Thanks to more relaxed societal expectations outlining what we should be doing at particular ages and life stages, many young professionals are staying in school longer, going back to school, leaving stable jobs for entrepreneurial endeavors and changing careers altogether. Entrepreneurship has become a more tempting option, thanks to mobile technology making it easier than ever to start a company. We know countless young professionals, ourselves included, who have switched careers multiple times. Our YP friends have switched from finance to performance arts, from sports to real estate, and marketing to law.
Is it that we grow restless once the novelty has worn off our once dream job? Or is it because we truly believe we would be happier doing something else completely? Maybe a surprisingly high number of young professionals are experiencing a quarter career-life crisis?
Regardless of the case, you can’t really blame us. It hasn’t exactly been smooth sailing in the workforce for the modern-day YP. We have braved a global recession and increased competition in an over-saturated workforce. Our parents’ days of employee pensions, generous raises, retirement packages and, in some cases, even company parties are becoming increasingly illusive. Most of us started our careers with minimal pay, obsolete benefits and limited job security. We are doing things a little differently than our parents did and, as a result, many of us won’t have the same career until we retire. There are a few things that must be considered before you jump on the career-change bandwagon…
Make sure it’s not you or your current job:
The reason you want to switch careers is because something is either less-than-ideal or something is lacking in your “fairytale” young professional life. It is essential to determine the root of this unhappiness or unrest; otherwise, new career or not, you could face the same issues, though in a different place. We’ve all seen YPs who have run from their problems, some so far as to other continents, only to discover that the same issues follow them but with a different backdrop. Try to change things in your life to see if it is in fact something like your work/life balance. Don’t base decisions on the success or pressure of others or pick a job solely for increased financial gains. Furthermore, don’t confuse hating your current job with hating your current career.
Don’t make any rash decisions:
Before you leave your current career make sure that you are leaving to pursue something you really want to do. Self-reflection and assessment of your skills, values, likes, dislikes and interests is critical to career-change success. Don’t jump career fields without first conducting thorough research on all the possibilities, including career fields you may never have considered and not just the first option that comes to mind. You will get a much better idea of the actual ins and outs of your dream job if you experience it first-hand, so its better to dabble in your desired field. Having a detailed action plan that includes strategies, finances, goals and necessary education or training is essential to your success (and your sanity).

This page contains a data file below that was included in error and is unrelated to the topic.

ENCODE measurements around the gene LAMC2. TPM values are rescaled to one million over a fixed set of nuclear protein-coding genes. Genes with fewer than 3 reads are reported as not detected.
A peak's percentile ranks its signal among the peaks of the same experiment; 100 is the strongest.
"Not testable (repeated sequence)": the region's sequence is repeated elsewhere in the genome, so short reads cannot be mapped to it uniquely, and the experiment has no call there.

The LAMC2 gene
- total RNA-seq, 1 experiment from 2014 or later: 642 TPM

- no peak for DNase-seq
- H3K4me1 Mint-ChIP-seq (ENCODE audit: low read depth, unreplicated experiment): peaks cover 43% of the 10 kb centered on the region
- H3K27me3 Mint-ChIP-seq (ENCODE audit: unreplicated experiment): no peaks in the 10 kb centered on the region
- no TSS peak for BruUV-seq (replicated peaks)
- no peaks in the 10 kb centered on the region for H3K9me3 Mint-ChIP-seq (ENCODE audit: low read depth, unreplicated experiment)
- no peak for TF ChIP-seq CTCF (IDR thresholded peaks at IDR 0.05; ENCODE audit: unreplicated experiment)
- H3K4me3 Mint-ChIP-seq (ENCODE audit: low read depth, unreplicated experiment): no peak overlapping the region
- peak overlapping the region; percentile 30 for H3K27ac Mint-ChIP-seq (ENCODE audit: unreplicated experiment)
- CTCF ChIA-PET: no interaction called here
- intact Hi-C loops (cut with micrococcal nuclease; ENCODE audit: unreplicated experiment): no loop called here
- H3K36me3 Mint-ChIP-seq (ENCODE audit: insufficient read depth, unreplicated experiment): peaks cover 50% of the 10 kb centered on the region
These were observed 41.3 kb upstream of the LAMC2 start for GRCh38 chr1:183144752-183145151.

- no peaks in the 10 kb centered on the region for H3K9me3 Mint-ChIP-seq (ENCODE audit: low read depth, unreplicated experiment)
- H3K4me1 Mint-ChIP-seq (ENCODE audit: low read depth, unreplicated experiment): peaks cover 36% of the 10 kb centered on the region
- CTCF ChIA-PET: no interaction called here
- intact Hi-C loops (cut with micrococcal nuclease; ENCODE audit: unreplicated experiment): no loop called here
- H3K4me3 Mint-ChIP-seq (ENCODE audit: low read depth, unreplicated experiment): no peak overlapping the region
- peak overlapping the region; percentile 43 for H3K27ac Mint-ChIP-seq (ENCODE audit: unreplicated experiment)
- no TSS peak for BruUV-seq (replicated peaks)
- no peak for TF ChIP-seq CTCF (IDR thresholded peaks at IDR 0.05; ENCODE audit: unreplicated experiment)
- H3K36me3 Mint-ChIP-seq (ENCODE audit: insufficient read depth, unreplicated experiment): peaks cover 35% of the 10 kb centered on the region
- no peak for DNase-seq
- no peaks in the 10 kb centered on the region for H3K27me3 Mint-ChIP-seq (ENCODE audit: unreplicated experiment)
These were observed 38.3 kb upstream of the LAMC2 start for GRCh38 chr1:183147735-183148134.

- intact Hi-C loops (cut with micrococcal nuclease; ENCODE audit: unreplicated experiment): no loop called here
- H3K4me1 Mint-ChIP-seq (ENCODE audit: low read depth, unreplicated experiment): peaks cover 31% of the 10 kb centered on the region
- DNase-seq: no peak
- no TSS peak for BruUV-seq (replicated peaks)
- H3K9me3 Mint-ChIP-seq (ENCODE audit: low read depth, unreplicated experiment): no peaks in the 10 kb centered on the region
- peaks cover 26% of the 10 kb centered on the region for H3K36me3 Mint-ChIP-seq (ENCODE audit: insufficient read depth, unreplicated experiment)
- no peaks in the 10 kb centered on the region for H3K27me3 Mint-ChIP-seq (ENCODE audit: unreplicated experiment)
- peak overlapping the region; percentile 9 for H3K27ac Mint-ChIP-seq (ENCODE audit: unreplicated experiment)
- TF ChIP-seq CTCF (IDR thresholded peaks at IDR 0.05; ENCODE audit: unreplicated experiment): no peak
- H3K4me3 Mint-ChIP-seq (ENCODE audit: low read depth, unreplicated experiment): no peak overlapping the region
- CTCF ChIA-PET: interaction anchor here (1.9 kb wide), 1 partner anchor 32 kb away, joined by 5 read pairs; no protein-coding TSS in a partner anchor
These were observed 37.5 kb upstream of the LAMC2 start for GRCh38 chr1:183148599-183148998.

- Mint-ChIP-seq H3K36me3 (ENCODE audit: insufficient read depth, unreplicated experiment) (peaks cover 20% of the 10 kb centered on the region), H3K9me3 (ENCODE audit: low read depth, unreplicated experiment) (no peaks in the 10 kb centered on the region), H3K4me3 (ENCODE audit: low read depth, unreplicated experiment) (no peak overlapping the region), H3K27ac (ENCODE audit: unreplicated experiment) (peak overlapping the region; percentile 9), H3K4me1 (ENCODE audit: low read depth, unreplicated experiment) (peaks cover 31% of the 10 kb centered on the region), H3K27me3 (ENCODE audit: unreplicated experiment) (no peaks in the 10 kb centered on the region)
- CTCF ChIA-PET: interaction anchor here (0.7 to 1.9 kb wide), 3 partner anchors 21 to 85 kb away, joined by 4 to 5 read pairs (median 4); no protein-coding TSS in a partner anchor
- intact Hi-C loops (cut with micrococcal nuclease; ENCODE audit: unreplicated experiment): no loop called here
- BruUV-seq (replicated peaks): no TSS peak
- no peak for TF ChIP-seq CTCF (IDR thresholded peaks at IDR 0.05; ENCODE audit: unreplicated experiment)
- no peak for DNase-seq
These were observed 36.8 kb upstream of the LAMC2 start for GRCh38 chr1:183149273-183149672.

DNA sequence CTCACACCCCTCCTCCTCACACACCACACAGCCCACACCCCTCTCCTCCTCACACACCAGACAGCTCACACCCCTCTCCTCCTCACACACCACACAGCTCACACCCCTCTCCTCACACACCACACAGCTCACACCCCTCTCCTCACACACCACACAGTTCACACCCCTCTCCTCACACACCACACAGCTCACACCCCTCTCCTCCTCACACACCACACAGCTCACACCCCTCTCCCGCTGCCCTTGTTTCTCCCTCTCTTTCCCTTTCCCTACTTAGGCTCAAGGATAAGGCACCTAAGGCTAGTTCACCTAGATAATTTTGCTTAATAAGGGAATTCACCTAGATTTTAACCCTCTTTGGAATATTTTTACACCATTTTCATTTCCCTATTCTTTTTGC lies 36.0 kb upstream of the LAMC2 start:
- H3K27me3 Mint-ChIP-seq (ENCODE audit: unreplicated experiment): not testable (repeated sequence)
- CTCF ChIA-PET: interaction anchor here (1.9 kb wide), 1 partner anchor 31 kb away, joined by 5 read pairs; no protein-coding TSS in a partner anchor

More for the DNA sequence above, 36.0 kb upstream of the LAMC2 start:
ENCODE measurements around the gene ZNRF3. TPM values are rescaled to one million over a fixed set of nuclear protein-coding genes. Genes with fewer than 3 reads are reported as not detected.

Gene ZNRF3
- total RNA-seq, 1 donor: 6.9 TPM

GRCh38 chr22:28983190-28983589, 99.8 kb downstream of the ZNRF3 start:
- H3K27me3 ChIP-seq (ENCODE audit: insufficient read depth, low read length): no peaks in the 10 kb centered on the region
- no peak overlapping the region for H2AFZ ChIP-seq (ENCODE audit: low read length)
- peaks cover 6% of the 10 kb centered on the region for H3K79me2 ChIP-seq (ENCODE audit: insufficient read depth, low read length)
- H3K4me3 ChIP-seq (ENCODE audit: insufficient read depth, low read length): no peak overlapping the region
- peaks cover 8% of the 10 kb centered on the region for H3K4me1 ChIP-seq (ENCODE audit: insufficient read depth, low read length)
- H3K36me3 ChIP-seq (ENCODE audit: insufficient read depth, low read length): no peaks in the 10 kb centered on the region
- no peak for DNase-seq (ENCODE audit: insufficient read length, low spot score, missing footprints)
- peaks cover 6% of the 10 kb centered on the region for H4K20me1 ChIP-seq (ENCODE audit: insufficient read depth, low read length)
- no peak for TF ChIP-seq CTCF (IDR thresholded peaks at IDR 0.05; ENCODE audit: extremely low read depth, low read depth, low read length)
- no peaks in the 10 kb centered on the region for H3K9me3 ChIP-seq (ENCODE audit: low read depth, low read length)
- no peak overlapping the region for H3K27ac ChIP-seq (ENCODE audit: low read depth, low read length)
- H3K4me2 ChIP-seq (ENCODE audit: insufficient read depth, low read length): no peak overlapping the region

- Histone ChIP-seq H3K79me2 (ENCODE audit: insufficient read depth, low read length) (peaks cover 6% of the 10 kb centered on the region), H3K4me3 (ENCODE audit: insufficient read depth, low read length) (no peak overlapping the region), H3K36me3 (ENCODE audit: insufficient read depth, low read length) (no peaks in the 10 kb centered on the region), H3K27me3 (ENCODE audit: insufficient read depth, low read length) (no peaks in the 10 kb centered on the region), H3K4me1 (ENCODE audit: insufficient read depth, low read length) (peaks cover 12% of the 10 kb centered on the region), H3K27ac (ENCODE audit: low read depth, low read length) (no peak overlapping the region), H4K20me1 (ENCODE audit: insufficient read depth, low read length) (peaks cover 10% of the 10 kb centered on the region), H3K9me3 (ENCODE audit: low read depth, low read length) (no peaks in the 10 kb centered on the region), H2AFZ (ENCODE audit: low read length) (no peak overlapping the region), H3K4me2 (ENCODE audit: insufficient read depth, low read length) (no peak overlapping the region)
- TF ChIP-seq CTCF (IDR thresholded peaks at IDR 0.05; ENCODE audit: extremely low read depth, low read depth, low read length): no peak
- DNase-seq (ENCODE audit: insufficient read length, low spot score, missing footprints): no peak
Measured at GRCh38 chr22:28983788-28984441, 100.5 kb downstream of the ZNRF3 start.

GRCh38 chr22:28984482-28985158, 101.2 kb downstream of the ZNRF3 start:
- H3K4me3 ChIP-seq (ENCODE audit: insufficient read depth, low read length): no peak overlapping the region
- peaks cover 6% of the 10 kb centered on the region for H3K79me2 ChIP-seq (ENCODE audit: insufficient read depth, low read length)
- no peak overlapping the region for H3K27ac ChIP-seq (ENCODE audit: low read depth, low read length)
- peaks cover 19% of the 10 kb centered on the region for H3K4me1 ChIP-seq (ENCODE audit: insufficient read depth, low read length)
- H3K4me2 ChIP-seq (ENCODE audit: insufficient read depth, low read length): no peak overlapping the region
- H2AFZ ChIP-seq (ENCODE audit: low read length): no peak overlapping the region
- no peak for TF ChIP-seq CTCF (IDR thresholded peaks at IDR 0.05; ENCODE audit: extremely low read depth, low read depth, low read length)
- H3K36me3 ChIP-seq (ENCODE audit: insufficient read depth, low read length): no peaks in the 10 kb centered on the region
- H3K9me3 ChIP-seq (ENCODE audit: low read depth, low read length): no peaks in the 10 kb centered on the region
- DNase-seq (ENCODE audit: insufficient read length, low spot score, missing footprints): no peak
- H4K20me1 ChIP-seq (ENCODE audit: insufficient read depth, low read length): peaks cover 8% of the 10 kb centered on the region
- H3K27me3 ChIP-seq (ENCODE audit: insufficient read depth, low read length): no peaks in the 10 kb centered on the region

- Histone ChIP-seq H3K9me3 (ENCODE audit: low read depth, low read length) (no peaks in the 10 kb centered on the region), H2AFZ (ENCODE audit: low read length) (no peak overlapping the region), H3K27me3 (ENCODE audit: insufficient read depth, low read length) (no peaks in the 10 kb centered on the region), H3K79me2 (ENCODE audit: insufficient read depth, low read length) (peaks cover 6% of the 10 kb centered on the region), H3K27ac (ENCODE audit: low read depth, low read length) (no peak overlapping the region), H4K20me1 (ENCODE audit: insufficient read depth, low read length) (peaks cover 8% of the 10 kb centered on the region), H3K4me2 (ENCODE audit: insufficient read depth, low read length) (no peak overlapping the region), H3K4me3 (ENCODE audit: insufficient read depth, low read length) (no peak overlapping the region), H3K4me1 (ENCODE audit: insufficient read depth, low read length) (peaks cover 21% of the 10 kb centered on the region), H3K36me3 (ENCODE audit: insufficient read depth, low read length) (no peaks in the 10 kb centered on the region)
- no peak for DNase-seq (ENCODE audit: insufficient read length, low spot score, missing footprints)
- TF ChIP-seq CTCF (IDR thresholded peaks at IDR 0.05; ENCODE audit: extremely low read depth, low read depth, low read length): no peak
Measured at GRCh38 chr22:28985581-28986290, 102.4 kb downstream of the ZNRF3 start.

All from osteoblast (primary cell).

Recognize transferrable skills:
Even seemingly un-related professions have many of the same skills. Many attractive young professional jobs in most industries come down to basic across-the -board fundamental skills like sales, communication, marketing, time management and the ability to multi-task. If you have thrived previously in these areas, you’ll be able to apply them in just about any job or career.
Update your job-search skills/techniques. Times have changed since you were last looking for a job. Brush up on certain skills like navigation of job search sites and tools. Polish up your LinkedIn account. Review your resume-writing techniques and have a basic cover letter template ready to quickly alter and send at all times. Finally, practice your interviewing skills and network your YP butt off.
Network with people in the profession:
Strategically meet people in your desired profession and line up references so that they are more consistent with your new career. Your references should reveal that you have a connection with the career field that you’re trying to break into. People in your network can offer inside information about job openings and networking events and can usually set up informational interviews.
Be patient and leave your ego at the door:
Don’t expect the same success, mobility and luck as you experienced in your first career. As hard as it was to adjust to your first 9-5 job after university, it’s just as much an adjustment to switch careers. It is sometimes beneficial to make a gradual transition; if you don’t want to let go of your stable day job just yet, start smaller by freelancing to gain experience and extra income. Freelancing and project work is an ideal way to get a feel for your new career while building experience for your resume in the process. Expect to have to prove yourself all over again in your new job.
Ignore the naysayers:
Everyone is going to have an opinion about your career change and, trust us, you’ll have people on both sides of the coin. Peers and family members may be quick to point out the financial risk you are taking. Significant others may worry that a new-found focus may take away from your relationship. Yes, you may be the oldest person in your class, the oldest in an entry-level position, or had less money than you had in years but it is all part of the climb. We have the utmost respect for our YP friends who have made the shift and have emerged more fulfilled than ever.